Judy Russell is well-known in genealogical circles by name as well as by her trademark, “The Legal Genealogist," which reflects her training and education as a genealogist with a law degree. In her popular blog by the same name and in classes she frequently teaches, she is known for her understanding and clear explanations on finding, reading, and interpreting records of all kinds. She knows why legal documents were set up, where to look for them, what information they contain, and what parts of that information are reliable.
“Essentially everything I have done has come together in what I am doing now,” she said. With an undergraduate degree in journalism from George Washington University, Judy’s first career was as a newspaper reporter for a small newspaper in New Jersey and then for the New York Daily News. From there she transitioned into law. Both were rewarding careers.
When she retired, she could pursue an interest in family history. While many must leave training and expertise behind when they embark on genealogy, her understanding of the legal system was useful for genealogical research.
Story Telling Memories
Judy developed her interest in family history as a youth listening to the stories her mother’s Scots-Irish family told.
“They are storytellers,” she said. “In addition to being storytellers, they never let the truth get in the way of a good story. At some point, you have this nagging sense that it would be nice to know if any of those stories are true. You have to get into the nitty gritty to find out about it.”
Judy was born in Colorado but grew up in New Jersey. Summers included trips with extended family to her grandparents’ farm in Virginia. Her mother was 1 of 12 children, 10 of whom lived to adulthood. “We spent the whole summer with 9,000 cousins—it certainly seemed like that many,” she said. As the adults gathered around a firepit near the family home in the evening and shared stories, she and other older cousins sat quietly just outside the ring of firelight to listen. “This is probably my best memory, sitting there as a kid mesmerized by the stories. They were always funny, always exaggerated, and some of them turned out to have a spark of truth in them,” she said.
School field trips to Revolutionary War and other early American sites added more interest. At first, “these trips were just a day out of class—until the day I discovered that my 4th great grandfather was at the battle of Trenton. That his younger brother died at the battle of Trenton. And that that 4th great grandfather and another 4th great grandfather spent that terrible winter at Valley Forge with Washington. All of a sudden, it stopped being meaningless history and started being my history.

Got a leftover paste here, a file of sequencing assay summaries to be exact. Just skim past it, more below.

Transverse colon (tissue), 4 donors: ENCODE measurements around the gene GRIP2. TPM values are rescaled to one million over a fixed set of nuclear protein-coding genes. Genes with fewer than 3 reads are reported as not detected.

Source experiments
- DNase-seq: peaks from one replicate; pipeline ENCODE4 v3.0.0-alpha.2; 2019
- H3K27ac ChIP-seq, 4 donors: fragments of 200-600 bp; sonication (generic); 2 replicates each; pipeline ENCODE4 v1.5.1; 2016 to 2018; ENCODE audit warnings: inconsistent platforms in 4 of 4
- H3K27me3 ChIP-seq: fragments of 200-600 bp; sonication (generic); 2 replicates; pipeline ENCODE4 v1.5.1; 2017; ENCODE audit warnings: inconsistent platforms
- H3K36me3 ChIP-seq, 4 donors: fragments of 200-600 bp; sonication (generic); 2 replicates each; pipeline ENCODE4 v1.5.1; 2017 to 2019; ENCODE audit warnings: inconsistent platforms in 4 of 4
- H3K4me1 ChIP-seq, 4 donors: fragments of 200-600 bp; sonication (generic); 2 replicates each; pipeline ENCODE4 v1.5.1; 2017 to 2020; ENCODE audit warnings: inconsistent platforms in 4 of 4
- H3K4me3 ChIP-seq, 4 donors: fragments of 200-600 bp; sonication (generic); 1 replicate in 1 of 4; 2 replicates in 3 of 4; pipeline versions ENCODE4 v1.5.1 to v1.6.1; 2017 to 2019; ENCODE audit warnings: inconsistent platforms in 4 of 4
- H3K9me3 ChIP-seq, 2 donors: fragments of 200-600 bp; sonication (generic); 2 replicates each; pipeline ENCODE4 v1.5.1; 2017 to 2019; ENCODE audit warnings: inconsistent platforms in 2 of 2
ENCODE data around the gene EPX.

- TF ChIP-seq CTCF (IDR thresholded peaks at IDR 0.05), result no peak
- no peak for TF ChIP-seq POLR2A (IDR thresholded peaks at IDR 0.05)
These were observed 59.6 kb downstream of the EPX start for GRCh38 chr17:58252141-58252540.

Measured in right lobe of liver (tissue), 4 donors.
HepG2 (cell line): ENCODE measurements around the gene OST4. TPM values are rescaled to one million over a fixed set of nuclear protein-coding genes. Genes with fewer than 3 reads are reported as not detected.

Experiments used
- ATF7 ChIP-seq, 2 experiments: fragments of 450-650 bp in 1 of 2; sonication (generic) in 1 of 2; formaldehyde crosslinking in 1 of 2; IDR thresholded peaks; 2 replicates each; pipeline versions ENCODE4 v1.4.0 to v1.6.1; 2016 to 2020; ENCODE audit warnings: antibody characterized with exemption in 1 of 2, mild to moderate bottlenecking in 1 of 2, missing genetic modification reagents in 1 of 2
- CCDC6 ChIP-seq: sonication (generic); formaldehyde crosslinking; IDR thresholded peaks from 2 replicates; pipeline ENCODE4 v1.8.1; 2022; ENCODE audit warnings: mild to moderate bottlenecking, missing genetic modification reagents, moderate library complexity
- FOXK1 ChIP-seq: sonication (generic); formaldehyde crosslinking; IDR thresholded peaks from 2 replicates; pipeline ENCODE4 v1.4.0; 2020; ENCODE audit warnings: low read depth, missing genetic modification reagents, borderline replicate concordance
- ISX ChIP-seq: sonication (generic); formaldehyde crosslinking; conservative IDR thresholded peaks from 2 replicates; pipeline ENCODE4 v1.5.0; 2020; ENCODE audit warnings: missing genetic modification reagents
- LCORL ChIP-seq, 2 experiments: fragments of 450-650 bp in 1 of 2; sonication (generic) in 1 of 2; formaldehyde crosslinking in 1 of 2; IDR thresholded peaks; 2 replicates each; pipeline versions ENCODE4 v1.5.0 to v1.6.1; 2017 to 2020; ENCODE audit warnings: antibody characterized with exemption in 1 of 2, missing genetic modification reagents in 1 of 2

“I got serious about family history when my oldest cousins’ husband died. In my mind’s eye, I could see all these young dark-haired vibrant people by the fire when, in reality, they were then these white-haired frail older folks, and I realized that we were losing those older people. They were remaining aunts and uncles. It became now or never,” she explained.
Because of her sense of connection to her mother’s extended family and their stories, it was natural to first gather their history. She found surprises along the way. Her mother had written in her sister’s baby book that her own mother’s grandparents (Judy’s second great-grandparents) were born in Ireland and Wales. If so, they would have come to the US just after the Civil War. “With that background in mind, it never occurred to me that I was going to have to deal with slavery,” Russell noted. Nevertheless, after considerable research she discovered that her second great grandparents may have been Irish and Welsh, but they were born to slaveholding families in small towns in Mississippi, and that the family line in the United States extended to the Colonial Period.
After retiring, Judy attended genealogical seminars. She took a class from Loretto D. “Lou” Szucs, then a Vice President of Ancestry and a specialist on Chicago research where Judy’s father’s family ended up. “Lou is simply a brilliant speaker who obviously knows her subject, but, far more importantly, makes you care about it and doing it right. She showed me how to do it and do it right,” Judy said.
As she became more involved, she developed a sense that with her experience in teaching at Rutgers, she should teach genealogy. Many of the most reliable records commonly used in genealogy have a legal basis, so things others in genealogy were struggling with, she understood far more easily due to her legal background. That was the origin of The Legal Genealogist. “Because of all the things people had given me in terms of their time, and their energy and their mentoring in genealogy I saw teaching as an area where I could give back.
“A lot of people have to leave training and expertise behind [when they embark on genealogy,] but the only thing I had to learn to leave behind, or to modify, was citations, because they are so different between law and genealogy,” she said.
Finding connections to our pasts creates connection and a sense of wonder. Judy felt it as she discovered her connection to the Revolutionary War. She says she sees that joy of connection and wonder all the time among genealogists.
As The Legal Genealogist, Judy does research and shares her wealth of information with others. And as they learn and discover family connections, they can also share that sense of wonder.
You can learn from Judy Russell by visiting her website, and even submit questions for The Legal Genealogist to answer in her blog. Judy is also a frequent speaker at RootsTech, the largest Genealogy conference in the world. You can find online RootsTech sessions from Judy here: